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miners strike

Miners’ Strike, Port Talbot, 1984. Photo: Flickr/ Alan Denney

Johnny Gaunt looks at the recent media spat between Owen Jones and the Corbyn campaign, and notes wider tensions beneath the surface 

There are some commonalities amongst the Labour members and supporters, who either deny, or simply fail to see the reality of what is occurring under Jeremy Corbyn's leadership.

Owen Jones' recent blog, "Questions All Jeremy Corbyn Supporters Need to Ask Themselves” has formed a sort of catalyst around which many of these features cohere.  

When Jones published his piece, it was posted to my local Labour Party CLP Facebook page. The CLP has grown by over 50% since the referendum, thanks mainly to the clownish attempt at a 'coup' by the PLP. The post was quickly jumped on by the handful of anti-Corbyn members within the group, chorusing agreement and singing happily of Jones' "impeccable leftist credentials".

There is no denying the intelligence and understanding of modern politics these members all possess, but they, and Jones, share a skewed perspective of what Corbyn represents. To hear and read their remarks and comments in meetings and on social media suggests there is a deeper, underlying fear within these individuals; an anxiety that I simply don't see in the people who understand the movement Corbyn is heading.

Sneered

Jones and the anti-Corbyn Labour Party members are 'electoralists' first and foremost. They see winning the next general election as the be-all-and-end-all, even if it means a continuation of faux-left policies, of sucking up to the corporate media, and of bowing down to the present rotten establishment body. However, it is not simply about winning. There is a caveat: it is imperative that the win comes via the modern political practice of PR and media management.

Corbyn has correctly rejected this as a route that will ever lead to electoral success for him or socialism in general. The powerful media arm of the establishment will simply never allow for this outcome, and for any socialist party to attempt to employ its influence for their benefit will find this out the hard way. The only possible way for Corbyn to succeed, and for that success to be sustained, is by growing a major social movement - an expression of the disdain for all that is wrong in this country we call 'ours'. But this is the path sneered at and derided by Jones and the anti-Corbyn members of my PLC, and all success so far achieved by Corbyn's leadership is persistently undermined by them.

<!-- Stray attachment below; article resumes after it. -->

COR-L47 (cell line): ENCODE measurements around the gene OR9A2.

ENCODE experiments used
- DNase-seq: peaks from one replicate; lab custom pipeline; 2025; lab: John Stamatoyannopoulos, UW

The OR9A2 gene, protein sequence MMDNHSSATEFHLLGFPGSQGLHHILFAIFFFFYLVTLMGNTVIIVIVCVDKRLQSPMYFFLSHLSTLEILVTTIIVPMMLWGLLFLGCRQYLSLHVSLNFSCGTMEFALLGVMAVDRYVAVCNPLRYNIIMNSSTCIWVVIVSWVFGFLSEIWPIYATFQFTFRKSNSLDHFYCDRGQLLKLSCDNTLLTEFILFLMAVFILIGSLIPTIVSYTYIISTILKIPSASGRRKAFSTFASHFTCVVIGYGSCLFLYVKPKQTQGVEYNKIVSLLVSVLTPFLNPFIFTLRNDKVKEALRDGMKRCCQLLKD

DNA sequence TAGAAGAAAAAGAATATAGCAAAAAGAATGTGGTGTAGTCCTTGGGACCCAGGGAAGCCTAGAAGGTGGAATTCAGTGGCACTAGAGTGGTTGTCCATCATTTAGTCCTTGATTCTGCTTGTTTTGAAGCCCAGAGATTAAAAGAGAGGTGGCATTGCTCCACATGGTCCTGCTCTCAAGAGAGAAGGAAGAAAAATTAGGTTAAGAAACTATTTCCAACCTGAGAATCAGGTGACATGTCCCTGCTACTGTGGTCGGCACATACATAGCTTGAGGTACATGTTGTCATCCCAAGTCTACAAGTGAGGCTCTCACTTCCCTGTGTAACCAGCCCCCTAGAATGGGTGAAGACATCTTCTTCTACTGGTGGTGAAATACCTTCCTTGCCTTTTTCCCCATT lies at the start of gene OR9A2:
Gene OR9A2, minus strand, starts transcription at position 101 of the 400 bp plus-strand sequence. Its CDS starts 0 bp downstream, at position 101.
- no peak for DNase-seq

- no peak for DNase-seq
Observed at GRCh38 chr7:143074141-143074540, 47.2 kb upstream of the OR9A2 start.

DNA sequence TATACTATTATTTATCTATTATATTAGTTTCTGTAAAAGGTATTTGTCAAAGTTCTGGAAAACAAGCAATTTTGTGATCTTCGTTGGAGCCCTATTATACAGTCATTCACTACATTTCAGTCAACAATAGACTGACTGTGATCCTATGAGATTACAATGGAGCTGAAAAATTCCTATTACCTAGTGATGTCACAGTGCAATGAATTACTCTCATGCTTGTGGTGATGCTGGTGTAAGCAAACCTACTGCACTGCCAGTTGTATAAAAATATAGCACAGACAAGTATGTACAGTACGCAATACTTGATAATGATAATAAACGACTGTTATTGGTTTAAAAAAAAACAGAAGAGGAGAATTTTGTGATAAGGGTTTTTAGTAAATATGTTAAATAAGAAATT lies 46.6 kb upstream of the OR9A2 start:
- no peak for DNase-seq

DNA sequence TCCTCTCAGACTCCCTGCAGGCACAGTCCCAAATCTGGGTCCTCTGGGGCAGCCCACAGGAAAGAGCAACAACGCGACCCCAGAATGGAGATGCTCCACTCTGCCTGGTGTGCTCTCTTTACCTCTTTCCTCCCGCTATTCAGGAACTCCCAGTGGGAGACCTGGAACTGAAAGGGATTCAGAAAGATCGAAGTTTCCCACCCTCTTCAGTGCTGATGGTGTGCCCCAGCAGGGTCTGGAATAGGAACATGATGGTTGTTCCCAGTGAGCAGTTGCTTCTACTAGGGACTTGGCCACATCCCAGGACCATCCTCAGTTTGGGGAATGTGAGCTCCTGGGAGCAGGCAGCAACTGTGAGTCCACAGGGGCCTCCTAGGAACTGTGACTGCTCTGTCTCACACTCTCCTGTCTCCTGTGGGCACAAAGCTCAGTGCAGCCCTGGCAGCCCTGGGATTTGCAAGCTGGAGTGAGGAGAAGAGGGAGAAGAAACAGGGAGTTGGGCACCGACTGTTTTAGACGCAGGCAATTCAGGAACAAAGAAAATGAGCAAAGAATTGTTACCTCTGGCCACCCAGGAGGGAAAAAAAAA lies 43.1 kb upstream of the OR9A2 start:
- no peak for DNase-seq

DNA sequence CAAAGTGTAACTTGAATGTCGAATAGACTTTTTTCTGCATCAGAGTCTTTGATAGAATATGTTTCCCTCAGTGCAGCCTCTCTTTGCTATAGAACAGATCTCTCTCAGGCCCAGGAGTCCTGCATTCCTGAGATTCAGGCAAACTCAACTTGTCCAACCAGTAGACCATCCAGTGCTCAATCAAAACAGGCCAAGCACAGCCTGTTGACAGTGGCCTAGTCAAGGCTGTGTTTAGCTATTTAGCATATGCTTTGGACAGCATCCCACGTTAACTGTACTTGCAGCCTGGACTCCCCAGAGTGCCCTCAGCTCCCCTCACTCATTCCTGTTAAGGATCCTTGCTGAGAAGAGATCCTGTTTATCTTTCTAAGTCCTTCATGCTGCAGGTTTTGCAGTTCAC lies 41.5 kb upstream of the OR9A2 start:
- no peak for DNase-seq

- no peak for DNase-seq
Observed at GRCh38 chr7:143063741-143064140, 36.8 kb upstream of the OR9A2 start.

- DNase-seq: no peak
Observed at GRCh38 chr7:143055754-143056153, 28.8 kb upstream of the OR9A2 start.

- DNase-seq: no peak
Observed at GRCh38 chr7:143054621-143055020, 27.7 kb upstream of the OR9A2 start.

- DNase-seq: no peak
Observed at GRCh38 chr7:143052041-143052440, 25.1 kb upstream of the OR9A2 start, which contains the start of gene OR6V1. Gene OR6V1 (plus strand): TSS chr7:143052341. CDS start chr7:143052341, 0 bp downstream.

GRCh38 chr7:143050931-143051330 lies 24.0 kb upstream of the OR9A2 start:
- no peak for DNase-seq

Social media, downplayed by Jones in his piece and again by some anti-Corbyn members (despite its well reported use in US elections), has and is playing a major part in the generation of this movement. Social media groups within the movement are often attacked for being "inside a bubble"; but this is a bad analogy. A better one would be to imagine a ring of people firmly holding hands, opening up to allow other rings to join from the cross-section of social struggle, forming an ever increasing and strengthening chain of purpose.

Here is where Jones and some of the anti-Corbyn Labour members part ways. Jones – unlike many in the PLP - understands this. But the question arises: what struggle has Jones actually known?

Again, I think this is a question that extends to the majority of the anti-Corbyn Labour members. Struggle broadens your vision in a way that is almost- indescribable to someone who hasn't been through it. Struggle is gritting your teeth and pushing on because you know the principles underpinning your determination are right. It means not allowing those principles to be undermined by so-called 'expert voices' - who in truth - have no understanding of what your principles mean to you. It means fighting without fear, even when the whole world is telling you to quit.

Expert voices

That's why reading about the miners’ strike can only get you so far towards understanding it. Empathic, caring people who are emotionally wedded to the struggle have joined the movement by joining – and in some cases, rejoining - Labour. War and its refugee overflow raging through Europe and the Middle East, along with corporate and government corruption and indifference to the plight of unpeople, has multiplied their numbers.

Their perspective of struggle comes from a different angle, and is important in strengthening the movement, but the intensity of their compassion varies, and for many it cannot overcome the deeply embedded fear that comes with significant change.

In the fight or flight response all human beings have to fear, Jones' reaction is to flee. His fear stems from a lack of experiencing the real difficulties of life, rendering him blind to what is happening, despite 'understanding' it in a theoretical sense. This is replicated within anti-Corbyn intellectual and academic circles, as it is by explaining the world to us that they make their living. Jones would rather retreat, stamping haphazardly over all the issues he has previously stood on platforms to support, in order to remain in a world he understands and is a so-called 'strong voice' within.

The true future for the left lies elsewhere.  

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